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The customer is not a moron

"The customer is not a moron. She's your wife." (David Ogilvy)

"The customer is not a moron. She's your wife" is a famous quotation attributed to advertising executive David Ogilvy in 1955.[1] It subsequently appeared in his 1964 book, Confessions of an Advertising Man.[2]

Ogilvy made his remark in response to typical advertising practices of the early 1950s, which featured loud and hectoring voices and blatantly exaggerated print. He believed that adverts should be delivered in a softer and more sympathetic tone, treating the customer as intelligent and capable of seeing through blatant hype.[1]

The quotation has since been used by others as a reminder that advertisers should not patronise their customers or doubt their intelligence, as it may harm their business. Marketing expert Austin McGhie used the quotation to show that respecting customers and overcoming their potential cynicism to a product is essential to success. He goes on to say "the customer is you", explaining that we are all capable of spotting each other's hype and disbelieving it.[3] Business author James Leibert has used Ogilvy's quotation, adding "if we want to understand our customers, we're going to have to understand them extremely well".[4]

"The consumer is not an idiot. She’s your wife. So stop laughing."
Joel Spolsky on Internet Explorer 8 beta releases.[5]

In 1990, BBC 2 broadcast a documentary Washes Whiter: She's Not a Moron—She's Your Wife that examined typical practices of advertising to women in the 1950s.[6] In 2004, Saatchi & Saatchi CEO Kevin Roberts told the quotation to the audience at a retail conference in Fayetteville, Arkansas.[7] In 2008, software author Joel Spolsky referred to "she's your wife" in response to complaints that a beta release of Internet Explorer 8 was "buggy" and confusing to end users despite accurately meeting HTML standards, because existing websites had been coded to work around software bugs in older releases.[8][5]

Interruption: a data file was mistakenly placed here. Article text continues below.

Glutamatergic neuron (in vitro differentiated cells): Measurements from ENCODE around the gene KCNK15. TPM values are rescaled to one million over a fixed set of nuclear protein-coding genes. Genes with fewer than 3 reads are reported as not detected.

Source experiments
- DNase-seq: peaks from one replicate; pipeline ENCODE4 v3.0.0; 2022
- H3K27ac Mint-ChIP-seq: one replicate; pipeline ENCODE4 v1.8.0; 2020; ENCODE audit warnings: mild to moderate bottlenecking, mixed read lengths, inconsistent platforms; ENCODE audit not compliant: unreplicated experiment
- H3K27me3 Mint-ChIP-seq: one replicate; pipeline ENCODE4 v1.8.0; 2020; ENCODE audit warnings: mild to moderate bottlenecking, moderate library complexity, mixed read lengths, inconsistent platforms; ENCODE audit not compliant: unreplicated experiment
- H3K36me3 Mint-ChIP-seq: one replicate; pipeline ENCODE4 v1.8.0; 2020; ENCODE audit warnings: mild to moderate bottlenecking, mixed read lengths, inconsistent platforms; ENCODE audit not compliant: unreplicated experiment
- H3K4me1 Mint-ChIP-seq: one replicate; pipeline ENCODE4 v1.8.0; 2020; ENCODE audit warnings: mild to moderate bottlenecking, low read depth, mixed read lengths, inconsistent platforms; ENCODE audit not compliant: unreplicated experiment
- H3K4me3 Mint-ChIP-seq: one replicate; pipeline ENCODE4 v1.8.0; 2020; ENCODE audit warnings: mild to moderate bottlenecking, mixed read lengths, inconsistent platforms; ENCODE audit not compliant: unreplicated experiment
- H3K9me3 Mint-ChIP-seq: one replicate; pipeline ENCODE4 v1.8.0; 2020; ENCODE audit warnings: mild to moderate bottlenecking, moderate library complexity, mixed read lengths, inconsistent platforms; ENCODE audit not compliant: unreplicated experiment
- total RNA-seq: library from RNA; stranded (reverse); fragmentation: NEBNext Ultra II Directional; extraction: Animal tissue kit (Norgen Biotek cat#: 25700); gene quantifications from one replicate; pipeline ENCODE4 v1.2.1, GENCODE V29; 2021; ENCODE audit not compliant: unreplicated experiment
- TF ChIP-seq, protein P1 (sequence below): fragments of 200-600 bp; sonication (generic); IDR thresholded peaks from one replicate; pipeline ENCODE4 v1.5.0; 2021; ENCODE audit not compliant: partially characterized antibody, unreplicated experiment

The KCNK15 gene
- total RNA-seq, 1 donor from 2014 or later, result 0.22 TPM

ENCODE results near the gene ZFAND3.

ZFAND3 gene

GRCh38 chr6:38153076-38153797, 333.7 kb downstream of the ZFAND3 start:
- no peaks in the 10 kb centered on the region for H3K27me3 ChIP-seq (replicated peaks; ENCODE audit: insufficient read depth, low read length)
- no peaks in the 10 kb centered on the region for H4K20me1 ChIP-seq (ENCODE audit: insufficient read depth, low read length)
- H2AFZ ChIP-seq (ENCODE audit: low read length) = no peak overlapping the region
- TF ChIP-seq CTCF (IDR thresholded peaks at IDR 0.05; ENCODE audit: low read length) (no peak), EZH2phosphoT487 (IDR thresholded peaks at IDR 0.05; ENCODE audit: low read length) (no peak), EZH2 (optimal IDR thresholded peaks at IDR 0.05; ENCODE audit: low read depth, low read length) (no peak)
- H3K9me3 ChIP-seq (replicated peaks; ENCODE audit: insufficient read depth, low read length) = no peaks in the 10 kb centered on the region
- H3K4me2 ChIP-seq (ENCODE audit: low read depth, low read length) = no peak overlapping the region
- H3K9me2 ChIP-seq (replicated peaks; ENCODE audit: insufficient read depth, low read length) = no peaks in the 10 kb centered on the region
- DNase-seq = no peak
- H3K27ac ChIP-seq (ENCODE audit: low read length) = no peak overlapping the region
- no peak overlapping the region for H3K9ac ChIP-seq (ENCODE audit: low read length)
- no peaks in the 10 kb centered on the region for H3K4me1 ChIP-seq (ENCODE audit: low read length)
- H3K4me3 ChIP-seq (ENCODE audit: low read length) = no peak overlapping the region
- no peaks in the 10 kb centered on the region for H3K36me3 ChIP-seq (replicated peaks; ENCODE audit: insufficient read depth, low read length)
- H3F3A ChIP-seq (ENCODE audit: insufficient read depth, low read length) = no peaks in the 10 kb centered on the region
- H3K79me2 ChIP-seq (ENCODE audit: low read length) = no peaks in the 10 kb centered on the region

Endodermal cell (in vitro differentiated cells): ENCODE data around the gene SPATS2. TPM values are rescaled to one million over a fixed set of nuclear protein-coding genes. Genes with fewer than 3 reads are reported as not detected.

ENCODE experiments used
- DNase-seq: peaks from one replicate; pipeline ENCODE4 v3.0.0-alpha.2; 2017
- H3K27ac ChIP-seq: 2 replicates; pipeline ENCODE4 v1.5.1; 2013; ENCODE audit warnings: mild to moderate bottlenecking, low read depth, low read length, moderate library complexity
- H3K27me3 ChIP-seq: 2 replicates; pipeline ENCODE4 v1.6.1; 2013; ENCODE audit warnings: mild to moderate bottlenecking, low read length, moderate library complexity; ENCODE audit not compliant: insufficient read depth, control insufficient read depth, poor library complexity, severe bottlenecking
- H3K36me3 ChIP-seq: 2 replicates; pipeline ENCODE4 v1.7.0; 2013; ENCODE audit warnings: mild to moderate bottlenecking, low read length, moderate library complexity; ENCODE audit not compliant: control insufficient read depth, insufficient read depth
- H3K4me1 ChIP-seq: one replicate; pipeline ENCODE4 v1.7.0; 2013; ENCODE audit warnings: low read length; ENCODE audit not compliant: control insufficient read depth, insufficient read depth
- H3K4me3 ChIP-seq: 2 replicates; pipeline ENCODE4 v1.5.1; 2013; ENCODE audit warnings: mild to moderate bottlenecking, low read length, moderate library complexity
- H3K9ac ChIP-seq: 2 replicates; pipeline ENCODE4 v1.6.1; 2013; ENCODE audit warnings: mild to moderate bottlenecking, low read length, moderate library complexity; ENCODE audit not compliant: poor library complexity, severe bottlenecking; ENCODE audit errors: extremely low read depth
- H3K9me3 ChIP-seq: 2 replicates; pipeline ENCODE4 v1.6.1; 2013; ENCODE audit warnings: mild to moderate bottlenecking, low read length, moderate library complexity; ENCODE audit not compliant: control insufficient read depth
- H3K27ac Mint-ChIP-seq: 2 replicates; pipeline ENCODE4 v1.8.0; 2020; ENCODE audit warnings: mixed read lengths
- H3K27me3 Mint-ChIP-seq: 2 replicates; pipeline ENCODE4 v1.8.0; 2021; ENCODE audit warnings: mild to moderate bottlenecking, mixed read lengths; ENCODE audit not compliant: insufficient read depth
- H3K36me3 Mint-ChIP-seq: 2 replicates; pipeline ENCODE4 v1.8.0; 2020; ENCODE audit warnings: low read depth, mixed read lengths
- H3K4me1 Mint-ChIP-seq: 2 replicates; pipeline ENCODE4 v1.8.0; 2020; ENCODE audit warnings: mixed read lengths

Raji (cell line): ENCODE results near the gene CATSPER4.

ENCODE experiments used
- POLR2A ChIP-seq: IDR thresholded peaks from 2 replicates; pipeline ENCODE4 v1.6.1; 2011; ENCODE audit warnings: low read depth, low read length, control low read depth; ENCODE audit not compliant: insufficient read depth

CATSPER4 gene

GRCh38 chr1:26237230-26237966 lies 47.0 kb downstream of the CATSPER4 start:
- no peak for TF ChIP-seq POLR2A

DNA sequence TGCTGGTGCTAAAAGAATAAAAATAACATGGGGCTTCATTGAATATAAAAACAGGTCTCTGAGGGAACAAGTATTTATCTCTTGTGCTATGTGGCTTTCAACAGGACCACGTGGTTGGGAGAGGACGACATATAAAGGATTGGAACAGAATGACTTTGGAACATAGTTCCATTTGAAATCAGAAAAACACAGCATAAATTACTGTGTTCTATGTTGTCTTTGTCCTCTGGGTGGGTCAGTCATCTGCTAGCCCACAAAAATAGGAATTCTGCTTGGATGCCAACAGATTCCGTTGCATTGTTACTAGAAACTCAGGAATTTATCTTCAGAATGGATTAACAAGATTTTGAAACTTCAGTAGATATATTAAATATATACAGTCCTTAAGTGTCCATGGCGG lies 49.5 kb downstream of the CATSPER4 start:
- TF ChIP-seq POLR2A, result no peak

See alsoEdit

ReferencesEdit

  1. ^ a b Cracknell, Andrew (3 May 2012). "Ads From The Real Mad Men". The Huffington Post. Retrieved 9 January 2015. 
  2. ^ Ogilvy, David (1964). Confessions of an Advertising Man. Ballantine Books. p. 96. ISBN 978-0-689-10215-8. 
  3. ^ McGhie, Austin (2012). Brand is a Four Letter Word: Positioning and the Real Art of Marketing. Charleston, South Carolina: Advantage Media Group. p. 152. ISBN 978-1-599-32327-5. 
  4. ^ Leibert, James (2005). Smart Business. John Wiley & Sons. p. 32. ISBN 978-1-841-12622-7. 
  5. ^ a b Spolsky, Joel (2008). Joel on software further thoughts on diverse and occasionally related matters that will prove of interest to software developers, designers, and managers, and to those who, whether by good fortune or ill luck, work with them in some capacity. Berkeley, CA New York, NY: Apress Distributed to the Book trade worldwide by Springer-Verlag. p. 141. ISBN 978-1-430-20988-1. 
  6. ^ Baron, Archie, Producer; Barker, Nicholas (1 April 1990). "Washes Whiter: She's Not a Moron—She's Your Wife". BBC Archive. Retrieved 9 January 2015. 
  7. ^ Fishman, Charles (2006). The Wal-Mart Effect: How the World's Most Powerful Company Really Works—and How It's Transforming the American Economy. Penguin Publishing. p. 256. ISBN 978-1-101-21810-5. 
  8. ^ Spolsky, Joel (17 March 2008). "Martian Headsets". Joel on Software. Retrieved 9 January 2015. 

External linksEdit